n    “I’m looking around to see whether there are any of the McKinseys and Boston Consulting Groups and if they are, please listen to me,” she reportedly said.

n    Many, many low-income countries and emerging-market economies spend millions of dollars commissioning consultants to build their strategic plan, when such costs can be cut down.

Sri Lanka, in recent times, has also chosen the path of hiring costly foreign consultants, some of whom come via foreign funded-projects which also provide for recruiting experts from the country-source of the funding while others are recruited independently.

Can we afford such expertise when the country has capable local expertise (like the case of the two colleagues who worked on a foreign-funded project) and need not spend millions on foreign experts?

Our economy is studded with foreign expertise. For example, we have a Japanese solution for garbage disposal; a Harvard solution for economic management and ideas; a Singapore solution for mass transportation; an Indian solution for peace and overcoming the labour shortage; a Chinese solution also for overcoming a labour shortage and to wipe out debt; and even an Oxford formula on how to market the country as an attractive destination for foreign investments. Yes, foreign expertise in areas which Sri Lanka lacks skills is required, but are we to be overwhelmed by foreign expertise in areas where there is enough and more local capacity and capability?

There are also claims that the economy is influenced by a neo-liberal ideology and organisations that promote such thinking such as the Swiss-based Mont Pelerin Society and that sometimes foreign assistance comes with a ‘liberal’ dose of these ideas.

In January 2016, with much fanfare, a conference was organized with the involvement of controversial billionaire George Sores and Harvard University academics. Amidst a lot of media attention and publicity , the process continued thereafter, with officials and local experts visiting Harvard in the US, two or three times, in a costly adventure to chart a course for Sri Lanka’s economic future.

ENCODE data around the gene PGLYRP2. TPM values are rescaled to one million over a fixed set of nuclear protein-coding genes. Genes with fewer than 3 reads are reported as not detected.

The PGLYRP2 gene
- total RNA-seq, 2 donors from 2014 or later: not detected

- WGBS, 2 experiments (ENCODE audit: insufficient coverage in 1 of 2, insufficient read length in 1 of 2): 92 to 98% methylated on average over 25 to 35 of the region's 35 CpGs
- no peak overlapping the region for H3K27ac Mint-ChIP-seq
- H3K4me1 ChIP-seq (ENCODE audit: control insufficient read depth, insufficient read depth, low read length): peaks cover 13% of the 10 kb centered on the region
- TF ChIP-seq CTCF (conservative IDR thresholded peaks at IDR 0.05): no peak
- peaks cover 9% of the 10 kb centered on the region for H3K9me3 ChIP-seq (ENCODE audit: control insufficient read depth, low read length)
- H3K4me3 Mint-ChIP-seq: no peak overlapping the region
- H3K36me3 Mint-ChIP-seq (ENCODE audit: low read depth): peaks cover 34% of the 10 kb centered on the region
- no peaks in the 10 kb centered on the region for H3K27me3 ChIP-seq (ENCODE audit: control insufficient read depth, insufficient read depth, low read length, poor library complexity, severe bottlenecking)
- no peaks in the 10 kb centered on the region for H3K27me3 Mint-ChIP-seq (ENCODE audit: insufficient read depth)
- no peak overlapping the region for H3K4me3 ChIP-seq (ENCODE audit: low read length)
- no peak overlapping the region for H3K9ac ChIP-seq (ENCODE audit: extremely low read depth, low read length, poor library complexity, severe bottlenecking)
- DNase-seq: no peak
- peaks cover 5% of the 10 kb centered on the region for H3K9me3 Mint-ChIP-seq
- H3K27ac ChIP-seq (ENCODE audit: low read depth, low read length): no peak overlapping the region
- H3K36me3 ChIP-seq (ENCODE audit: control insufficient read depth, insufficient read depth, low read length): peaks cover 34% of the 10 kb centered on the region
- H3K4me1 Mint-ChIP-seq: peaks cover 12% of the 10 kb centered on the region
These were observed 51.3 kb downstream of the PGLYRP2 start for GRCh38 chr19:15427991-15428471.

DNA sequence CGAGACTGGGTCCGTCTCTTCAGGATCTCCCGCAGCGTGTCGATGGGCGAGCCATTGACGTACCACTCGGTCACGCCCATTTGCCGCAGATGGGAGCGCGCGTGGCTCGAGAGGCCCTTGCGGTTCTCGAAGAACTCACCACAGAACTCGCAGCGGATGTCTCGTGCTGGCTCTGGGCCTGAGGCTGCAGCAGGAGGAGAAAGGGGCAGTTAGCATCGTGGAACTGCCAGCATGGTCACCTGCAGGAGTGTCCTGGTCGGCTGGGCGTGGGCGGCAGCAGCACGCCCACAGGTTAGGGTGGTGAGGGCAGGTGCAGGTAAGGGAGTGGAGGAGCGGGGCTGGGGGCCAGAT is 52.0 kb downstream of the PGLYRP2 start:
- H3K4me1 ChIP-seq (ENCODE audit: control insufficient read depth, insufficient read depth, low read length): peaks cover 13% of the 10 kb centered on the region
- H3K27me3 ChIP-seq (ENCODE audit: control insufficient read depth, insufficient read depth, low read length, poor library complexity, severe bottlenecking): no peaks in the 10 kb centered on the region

What have we heard so far about the Harvard entry into creating a sustainable economic model? Very little, I’m afraid.

When I raised this issue in an earlier Kussi Amma Sera commentary, asking what has happened to the Harvard discourse, an embarrassed local advisor corrected me saying, “Many things have happened in a positive sense”. When asked why the public was not kept informed (through the media) of these developments while public money is spent on these foreign junkets and costly adventures, he then acknowledged that more public awareness should have been done on this work. As of now and several months after raising this issue, the public is still not sure whether a Harvard-supported economic policy discourse is on or not.

The IMF chief has hit the nail on the head in referring to costly, foreign-funded junkets by high and free-spending foreign experts in poor countries (it also applies to Sri Lanka though being in the bracket of a lower, middle-income country according to a World Bank rating) particularly when these countries have enough local expertise to handle projects with foreign aid or local resources.

Not unexpectedly today (this subject went way over her head), there was no input from Kussi Amma Sera who was chatting with her friends under the Margosa tree on another subject (relevant though) – how officials at local councils fleece the public demanding ‘santhosam’ (bribes) for work that they are already paid for! Let’s leave that discussion for another day.